Chancellor Philip Hammond challenged the UK public, during his ‘Spring Statement’, to
Judge me by my record.
Mr Hammond should be careful what he wishes for.
When Labour entered government in 1997, it inherited a national debt of around £350bn. After thirteen years of Labour government, according to Office for National Statistics figures, at the end of the 2009-10 financial year just before the Tories moved into Downing Street, the debt had risen by just over £700 billion.
Sounds bad, right? But this figure includes the cost of bailing out the UK’s banks to prevent their collapse during the huge, global financial crisis.
That cost? £850 billion.
In other words, during thirteen years of government, including a period of huge investment in the NHS that took the health service to record performance and patient-satisfaction levels, Labour reduced the ‘ordinary’ national debt by around one hundred and fifty billion pounds – or around forty-three percent of the Tory ‘mess they inherited’.
In less than half that time – up to the end of the 2016-17 financial year, during a period of draconian cuts to benefits and our social infrastructure – and resource-starvation that has pushed our NHS into a state of collapse and have sent A&E performance to its worst levels ever in spite of the advance cancellation of over fifty thousand operations in January – the Tories made took not a single pound off our national debt.
On the contrary, they added almost £700 billion to it:
And let’s not forget that ‘Spreadsheet Phil’ once told the BBC ‘There are no unemployed people‘ – and reeled off stats to a heartbroken nurse in anguish about being able to feed her family:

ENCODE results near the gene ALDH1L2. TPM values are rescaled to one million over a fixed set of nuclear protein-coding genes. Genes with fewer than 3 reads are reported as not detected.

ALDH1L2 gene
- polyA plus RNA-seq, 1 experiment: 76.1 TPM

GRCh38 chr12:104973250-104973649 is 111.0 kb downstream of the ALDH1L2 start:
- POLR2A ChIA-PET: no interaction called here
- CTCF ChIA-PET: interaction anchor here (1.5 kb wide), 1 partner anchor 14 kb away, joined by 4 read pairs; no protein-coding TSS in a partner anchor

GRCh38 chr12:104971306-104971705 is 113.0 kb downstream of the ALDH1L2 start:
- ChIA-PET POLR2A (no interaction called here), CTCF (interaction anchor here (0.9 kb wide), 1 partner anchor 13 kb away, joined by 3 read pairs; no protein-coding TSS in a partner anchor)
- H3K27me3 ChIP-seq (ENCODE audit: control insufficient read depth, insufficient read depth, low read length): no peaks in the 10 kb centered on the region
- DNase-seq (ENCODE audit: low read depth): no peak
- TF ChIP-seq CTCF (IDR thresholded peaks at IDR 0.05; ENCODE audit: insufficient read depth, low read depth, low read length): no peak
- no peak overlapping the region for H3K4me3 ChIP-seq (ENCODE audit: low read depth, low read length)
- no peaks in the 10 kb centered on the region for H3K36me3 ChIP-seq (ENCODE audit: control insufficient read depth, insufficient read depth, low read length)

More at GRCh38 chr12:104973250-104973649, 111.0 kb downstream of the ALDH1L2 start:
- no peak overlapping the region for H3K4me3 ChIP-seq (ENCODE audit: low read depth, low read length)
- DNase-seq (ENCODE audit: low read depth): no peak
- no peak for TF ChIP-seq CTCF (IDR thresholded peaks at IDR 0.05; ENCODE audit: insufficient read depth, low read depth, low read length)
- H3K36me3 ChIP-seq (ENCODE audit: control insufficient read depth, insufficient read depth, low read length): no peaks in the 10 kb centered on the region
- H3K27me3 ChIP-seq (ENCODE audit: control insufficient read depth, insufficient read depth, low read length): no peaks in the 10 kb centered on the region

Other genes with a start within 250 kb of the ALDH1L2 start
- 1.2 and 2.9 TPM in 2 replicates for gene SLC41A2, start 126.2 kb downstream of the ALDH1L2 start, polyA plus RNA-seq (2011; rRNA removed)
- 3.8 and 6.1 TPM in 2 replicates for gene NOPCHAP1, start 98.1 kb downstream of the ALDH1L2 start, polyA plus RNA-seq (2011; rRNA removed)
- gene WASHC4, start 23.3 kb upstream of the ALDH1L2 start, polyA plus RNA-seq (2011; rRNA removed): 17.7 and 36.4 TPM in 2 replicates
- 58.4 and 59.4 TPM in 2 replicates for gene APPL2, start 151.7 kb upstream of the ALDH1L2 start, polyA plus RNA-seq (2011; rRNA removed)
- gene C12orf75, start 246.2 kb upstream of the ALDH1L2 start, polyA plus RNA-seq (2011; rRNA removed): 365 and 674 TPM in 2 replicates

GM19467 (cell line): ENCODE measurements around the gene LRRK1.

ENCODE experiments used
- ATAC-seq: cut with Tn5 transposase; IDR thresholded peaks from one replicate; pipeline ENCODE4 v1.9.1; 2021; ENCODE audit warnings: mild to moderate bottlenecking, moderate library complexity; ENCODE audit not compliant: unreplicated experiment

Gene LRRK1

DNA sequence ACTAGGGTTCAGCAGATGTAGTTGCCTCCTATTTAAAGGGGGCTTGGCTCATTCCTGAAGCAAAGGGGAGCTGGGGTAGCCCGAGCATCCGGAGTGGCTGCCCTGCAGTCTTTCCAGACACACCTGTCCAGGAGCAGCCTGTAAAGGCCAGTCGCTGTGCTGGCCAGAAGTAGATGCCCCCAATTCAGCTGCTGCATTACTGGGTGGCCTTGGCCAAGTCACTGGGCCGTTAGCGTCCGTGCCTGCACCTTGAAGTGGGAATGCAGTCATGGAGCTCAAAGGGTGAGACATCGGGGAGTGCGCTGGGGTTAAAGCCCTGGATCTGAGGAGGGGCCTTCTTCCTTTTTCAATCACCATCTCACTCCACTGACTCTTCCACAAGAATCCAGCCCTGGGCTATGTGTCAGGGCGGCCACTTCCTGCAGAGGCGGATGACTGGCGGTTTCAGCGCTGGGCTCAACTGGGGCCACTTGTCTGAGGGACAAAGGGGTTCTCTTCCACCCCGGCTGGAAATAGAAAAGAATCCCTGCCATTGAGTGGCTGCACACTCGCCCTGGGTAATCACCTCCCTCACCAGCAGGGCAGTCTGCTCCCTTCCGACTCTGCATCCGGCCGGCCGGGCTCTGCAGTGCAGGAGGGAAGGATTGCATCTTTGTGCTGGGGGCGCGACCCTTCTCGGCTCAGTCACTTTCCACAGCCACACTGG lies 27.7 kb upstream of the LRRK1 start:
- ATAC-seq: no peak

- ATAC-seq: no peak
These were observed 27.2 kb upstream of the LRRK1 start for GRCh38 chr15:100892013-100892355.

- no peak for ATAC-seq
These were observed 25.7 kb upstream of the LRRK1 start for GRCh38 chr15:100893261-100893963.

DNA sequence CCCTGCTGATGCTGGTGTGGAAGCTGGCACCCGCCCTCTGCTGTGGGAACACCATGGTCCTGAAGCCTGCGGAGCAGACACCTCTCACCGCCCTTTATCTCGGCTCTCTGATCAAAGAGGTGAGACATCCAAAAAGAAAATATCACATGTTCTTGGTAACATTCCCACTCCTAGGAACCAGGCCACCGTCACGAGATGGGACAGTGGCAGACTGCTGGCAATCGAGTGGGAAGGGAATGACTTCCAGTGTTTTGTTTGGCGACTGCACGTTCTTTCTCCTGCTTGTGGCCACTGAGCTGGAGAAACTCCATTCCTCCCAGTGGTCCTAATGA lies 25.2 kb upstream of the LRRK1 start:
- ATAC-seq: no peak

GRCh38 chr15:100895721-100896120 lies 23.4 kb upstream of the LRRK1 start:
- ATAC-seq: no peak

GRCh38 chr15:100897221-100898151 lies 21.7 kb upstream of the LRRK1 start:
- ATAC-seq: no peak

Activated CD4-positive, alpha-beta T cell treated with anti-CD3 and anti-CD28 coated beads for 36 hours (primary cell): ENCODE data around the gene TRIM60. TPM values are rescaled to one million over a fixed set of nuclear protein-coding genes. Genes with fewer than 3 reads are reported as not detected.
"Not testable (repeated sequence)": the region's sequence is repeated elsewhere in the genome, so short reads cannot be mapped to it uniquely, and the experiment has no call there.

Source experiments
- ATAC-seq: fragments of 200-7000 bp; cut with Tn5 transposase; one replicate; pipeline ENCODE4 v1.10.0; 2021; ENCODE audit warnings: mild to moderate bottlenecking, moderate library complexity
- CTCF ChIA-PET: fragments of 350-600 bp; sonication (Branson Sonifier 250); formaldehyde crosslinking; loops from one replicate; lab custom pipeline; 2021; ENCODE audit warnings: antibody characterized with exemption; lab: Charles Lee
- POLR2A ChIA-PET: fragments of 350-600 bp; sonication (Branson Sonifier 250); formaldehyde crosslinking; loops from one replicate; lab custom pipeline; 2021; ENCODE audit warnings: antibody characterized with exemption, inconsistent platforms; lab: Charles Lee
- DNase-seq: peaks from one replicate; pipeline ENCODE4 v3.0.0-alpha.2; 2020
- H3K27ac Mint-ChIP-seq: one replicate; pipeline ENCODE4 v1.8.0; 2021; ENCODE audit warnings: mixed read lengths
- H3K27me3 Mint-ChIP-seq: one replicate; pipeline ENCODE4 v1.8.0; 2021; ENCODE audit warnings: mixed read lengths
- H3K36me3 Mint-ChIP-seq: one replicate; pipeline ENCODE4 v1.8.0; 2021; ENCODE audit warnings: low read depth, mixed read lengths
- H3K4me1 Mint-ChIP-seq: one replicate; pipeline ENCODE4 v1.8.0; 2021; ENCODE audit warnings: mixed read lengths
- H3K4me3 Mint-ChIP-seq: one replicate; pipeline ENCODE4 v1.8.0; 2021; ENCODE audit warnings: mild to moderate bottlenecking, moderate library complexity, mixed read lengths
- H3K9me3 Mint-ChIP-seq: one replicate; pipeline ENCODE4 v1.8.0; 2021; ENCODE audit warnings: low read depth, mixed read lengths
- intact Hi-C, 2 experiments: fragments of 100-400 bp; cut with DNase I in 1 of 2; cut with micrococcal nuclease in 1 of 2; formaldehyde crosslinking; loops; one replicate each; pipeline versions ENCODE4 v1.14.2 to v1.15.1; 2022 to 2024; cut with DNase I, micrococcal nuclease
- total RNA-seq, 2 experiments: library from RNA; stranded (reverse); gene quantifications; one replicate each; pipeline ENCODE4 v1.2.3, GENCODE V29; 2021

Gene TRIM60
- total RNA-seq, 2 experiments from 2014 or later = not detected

Painful listening to out of touch Hammond robotically citing stats at this nurse worrying about feeding her family. https://t.co/4Esm4ZAfl6
— John McDonnell MP (@johnmcdonnellMP) May 17, 2017
And Hammond has just taken back over £800 million that was supposed to be spent building affordable homes.
How’s that record looking now, Phil?
In thirteen years of government, Labour invested billions of pounds more in the NHS, set up Sure Start centres for children and conducted a massive investment programme in our national fabric – and reduced the underlying national debt by almost half.
In half that time, while cutting everything they could get their hands on and degrading everything from our healthcare to our road services to our humanity, the Tories increased the debt by about seventy percent – and were so incompetent that they had to cancel or push back their promised financial performance milestones.
And all Hammond can offer now is misdirection, bluff and bluster about ‘light at the end of the tunnel’. It’s not a tunnel, Phil – it’s a pit.
Judge you by your record? Yes, we’ll take that bet.
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